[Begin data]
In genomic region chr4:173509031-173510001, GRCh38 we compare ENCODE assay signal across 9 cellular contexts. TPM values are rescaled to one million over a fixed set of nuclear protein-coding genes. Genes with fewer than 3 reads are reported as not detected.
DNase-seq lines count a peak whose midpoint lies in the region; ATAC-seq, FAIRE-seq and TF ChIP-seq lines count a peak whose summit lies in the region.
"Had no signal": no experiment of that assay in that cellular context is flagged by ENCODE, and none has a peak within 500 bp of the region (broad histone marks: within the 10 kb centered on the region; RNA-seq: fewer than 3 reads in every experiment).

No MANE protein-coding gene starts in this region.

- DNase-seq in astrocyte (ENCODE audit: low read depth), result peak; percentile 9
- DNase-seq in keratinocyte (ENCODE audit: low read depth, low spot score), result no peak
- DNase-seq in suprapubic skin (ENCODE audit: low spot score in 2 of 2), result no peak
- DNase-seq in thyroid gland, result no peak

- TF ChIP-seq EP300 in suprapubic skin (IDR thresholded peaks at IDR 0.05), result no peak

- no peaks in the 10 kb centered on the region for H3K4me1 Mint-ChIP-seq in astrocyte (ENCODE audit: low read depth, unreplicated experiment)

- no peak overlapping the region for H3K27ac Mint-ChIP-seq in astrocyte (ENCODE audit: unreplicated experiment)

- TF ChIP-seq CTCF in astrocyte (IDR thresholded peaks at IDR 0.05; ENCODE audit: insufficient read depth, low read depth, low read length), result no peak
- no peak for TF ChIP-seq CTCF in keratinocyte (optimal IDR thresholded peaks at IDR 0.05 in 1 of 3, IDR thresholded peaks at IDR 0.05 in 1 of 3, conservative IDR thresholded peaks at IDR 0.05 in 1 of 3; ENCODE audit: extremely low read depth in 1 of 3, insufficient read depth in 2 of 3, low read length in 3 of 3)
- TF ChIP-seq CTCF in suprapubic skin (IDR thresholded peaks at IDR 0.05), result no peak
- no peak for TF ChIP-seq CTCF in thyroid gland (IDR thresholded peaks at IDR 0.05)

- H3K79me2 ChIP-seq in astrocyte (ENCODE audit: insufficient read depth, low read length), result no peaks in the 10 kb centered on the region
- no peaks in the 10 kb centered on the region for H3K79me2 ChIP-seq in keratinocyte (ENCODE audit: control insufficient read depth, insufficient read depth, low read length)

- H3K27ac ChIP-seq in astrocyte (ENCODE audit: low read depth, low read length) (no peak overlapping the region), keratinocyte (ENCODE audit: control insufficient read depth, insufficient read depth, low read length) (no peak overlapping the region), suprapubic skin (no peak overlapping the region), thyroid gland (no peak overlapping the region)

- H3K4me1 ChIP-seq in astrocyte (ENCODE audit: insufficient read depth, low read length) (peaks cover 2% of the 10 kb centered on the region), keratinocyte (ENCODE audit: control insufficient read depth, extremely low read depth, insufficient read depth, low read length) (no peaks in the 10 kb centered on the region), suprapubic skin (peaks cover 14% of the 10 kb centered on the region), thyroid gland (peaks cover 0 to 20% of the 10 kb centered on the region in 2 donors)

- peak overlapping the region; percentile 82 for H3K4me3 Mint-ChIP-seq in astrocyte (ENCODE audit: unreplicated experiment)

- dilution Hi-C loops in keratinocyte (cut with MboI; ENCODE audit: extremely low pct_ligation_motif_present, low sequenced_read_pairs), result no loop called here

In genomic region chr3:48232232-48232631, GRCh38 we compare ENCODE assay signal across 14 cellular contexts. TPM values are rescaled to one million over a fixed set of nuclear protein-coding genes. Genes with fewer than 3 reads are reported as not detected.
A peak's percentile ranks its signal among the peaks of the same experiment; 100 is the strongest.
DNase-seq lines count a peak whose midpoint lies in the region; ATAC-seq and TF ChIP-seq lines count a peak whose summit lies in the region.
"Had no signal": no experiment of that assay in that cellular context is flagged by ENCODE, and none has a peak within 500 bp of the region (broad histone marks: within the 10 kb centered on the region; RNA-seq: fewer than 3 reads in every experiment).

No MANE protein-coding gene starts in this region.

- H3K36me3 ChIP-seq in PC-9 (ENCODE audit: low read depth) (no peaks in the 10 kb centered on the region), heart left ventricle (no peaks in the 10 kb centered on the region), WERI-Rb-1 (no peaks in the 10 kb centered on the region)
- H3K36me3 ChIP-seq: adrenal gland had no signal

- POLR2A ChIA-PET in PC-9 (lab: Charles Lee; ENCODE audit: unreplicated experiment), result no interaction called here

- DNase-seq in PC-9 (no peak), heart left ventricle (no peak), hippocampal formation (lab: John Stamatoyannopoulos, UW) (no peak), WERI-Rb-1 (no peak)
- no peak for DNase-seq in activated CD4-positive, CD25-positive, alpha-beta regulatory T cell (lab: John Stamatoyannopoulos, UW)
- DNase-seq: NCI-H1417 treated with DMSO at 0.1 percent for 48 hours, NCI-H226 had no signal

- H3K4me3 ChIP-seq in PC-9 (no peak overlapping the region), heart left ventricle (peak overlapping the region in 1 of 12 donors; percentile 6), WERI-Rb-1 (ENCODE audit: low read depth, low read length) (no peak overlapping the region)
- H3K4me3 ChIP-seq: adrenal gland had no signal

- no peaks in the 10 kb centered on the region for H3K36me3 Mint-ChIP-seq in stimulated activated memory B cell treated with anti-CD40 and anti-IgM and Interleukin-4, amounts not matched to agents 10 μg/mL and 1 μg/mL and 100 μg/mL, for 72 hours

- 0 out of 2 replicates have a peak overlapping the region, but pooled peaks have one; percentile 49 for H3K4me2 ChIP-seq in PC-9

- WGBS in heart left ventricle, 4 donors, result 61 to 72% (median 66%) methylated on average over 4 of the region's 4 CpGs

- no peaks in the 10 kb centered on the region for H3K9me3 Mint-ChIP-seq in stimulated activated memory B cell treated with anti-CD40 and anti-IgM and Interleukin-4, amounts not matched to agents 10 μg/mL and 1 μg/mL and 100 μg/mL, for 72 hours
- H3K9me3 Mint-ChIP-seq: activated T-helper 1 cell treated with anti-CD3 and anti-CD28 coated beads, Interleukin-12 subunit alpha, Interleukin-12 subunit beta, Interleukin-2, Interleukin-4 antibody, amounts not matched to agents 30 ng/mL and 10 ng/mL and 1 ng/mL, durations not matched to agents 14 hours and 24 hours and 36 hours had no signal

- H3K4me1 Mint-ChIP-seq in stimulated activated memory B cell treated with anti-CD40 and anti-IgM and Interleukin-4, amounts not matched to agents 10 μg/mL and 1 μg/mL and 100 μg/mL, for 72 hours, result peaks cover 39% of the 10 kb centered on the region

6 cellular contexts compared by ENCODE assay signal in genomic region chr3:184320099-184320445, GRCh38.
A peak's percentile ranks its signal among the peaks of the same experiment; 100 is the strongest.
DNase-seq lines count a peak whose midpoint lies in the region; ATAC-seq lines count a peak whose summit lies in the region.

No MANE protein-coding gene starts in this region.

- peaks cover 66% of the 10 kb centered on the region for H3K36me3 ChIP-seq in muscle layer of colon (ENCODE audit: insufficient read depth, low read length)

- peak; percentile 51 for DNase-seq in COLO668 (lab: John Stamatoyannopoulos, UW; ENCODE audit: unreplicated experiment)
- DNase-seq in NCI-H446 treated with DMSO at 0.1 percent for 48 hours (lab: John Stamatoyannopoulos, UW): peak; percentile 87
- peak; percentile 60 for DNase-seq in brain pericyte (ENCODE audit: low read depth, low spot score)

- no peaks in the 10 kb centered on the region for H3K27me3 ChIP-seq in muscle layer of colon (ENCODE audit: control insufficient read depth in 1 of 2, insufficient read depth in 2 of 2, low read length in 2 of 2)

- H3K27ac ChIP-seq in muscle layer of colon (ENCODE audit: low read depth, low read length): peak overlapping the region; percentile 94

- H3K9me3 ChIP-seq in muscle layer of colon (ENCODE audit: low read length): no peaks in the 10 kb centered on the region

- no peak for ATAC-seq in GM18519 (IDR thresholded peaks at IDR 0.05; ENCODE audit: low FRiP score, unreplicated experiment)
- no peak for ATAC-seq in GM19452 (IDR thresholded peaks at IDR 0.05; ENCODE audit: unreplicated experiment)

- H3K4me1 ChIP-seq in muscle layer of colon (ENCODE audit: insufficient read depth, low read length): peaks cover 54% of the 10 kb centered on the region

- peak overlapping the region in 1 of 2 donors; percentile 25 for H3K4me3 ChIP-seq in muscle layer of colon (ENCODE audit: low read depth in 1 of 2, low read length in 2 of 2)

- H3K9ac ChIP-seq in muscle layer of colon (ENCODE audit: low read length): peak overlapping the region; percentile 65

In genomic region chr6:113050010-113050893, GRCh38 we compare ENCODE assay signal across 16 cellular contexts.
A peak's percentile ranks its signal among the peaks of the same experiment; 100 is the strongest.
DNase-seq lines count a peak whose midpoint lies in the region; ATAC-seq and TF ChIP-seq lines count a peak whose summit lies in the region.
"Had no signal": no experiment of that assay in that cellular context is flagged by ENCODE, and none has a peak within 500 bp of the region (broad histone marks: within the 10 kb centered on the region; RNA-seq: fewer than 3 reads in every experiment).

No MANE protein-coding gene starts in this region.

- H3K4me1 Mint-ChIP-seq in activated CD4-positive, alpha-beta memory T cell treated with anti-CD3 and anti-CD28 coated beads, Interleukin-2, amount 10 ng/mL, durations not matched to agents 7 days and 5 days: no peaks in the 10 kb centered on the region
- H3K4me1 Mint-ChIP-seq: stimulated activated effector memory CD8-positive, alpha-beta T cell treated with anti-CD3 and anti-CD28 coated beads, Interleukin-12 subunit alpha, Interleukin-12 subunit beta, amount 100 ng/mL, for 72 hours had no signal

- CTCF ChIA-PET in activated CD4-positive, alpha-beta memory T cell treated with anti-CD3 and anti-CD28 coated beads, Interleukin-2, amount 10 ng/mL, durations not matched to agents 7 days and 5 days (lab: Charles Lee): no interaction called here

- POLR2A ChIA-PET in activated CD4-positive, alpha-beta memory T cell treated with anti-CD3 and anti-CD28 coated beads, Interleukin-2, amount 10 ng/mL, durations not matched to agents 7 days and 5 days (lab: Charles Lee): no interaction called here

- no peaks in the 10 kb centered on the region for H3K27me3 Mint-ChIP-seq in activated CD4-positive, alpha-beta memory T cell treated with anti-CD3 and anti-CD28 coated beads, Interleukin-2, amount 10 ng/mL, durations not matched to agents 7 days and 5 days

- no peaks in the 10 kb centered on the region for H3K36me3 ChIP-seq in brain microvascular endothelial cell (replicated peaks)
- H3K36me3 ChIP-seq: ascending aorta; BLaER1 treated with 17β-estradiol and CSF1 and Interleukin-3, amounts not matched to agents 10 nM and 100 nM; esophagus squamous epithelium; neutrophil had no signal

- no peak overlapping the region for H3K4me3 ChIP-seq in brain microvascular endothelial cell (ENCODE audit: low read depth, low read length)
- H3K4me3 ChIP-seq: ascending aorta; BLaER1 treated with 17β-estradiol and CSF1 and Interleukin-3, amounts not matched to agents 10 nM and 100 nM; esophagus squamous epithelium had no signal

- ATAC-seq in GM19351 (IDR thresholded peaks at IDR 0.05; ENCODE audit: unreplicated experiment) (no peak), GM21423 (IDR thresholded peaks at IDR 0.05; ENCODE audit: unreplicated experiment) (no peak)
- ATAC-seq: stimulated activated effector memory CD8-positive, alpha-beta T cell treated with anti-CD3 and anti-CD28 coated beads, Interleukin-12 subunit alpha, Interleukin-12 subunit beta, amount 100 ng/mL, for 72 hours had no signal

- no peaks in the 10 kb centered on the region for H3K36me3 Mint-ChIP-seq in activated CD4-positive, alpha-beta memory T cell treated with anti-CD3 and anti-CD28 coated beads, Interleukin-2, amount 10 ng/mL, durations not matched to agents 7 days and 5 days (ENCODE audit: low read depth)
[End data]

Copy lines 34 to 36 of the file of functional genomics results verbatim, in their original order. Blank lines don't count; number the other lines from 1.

- H3K4me3 ChIP-seq: adrenal gland had no signal

- no peaks in the 10 kb centered on the region for H3K36me3 Mint-ChIP-seq in stimulated activated memory B cell treated with anti-CD40 and anti-IgM and Interleukin-4, amounts not matched to agents 10 μg/mL and 1 μg/mL and 100 μg/mL, for 72 hours

- 0 out of 2 replicates have a peak overlapping the region, but pooled peaks have one; percentile 49 for H3K4me2 ChIP-seq in PC-9